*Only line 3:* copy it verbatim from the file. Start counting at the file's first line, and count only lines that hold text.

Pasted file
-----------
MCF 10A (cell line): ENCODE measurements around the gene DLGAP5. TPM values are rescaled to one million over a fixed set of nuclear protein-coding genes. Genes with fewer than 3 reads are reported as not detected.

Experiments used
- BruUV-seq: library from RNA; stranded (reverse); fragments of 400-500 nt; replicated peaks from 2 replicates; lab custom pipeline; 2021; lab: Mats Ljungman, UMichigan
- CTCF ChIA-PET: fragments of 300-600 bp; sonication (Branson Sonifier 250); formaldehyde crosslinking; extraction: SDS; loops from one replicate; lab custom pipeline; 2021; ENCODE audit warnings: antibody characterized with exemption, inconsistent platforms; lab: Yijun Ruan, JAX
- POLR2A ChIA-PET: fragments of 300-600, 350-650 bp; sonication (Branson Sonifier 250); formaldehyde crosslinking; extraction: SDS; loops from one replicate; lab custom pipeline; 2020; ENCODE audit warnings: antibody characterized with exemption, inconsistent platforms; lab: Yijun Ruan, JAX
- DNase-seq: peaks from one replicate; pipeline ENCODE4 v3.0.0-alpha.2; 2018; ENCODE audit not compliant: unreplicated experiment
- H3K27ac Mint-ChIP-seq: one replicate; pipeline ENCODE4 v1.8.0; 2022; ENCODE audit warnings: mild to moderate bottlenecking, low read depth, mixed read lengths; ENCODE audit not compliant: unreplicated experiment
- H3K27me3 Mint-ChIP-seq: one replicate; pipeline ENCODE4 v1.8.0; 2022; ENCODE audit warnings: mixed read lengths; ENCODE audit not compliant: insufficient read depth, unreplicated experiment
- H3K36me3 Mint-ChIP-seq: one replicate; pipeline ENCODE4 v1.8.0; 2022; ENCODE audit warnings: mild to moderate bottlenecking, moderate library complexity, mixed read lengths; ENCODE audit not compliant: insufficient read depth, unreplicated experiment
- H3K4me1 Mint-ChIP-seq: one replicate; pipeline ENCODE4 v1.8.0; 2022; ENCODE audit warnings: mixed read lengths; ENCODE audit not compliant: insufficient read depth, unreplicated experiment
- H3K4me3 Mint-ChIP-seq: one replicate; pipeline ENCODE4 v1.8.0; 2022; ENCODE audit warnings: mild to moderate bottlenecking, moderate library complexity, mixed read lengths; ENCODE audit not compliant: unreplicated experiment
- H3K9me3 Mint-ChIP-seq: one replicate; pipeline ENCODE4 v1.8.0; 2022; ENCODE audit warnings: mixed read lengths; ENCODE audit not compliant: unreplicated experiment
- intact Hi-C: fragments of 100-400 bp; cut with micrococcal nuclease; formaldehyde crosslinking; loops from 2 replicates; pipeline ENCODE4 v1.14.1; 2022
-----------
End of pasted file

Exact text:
- BruUV-seq: library from RNA; stranded (reverse); fragments of 400-500 nt; replicated peaks from 2 replicates; lab custom pipeline; 2021; lab: Mats Ljungman, UMichigan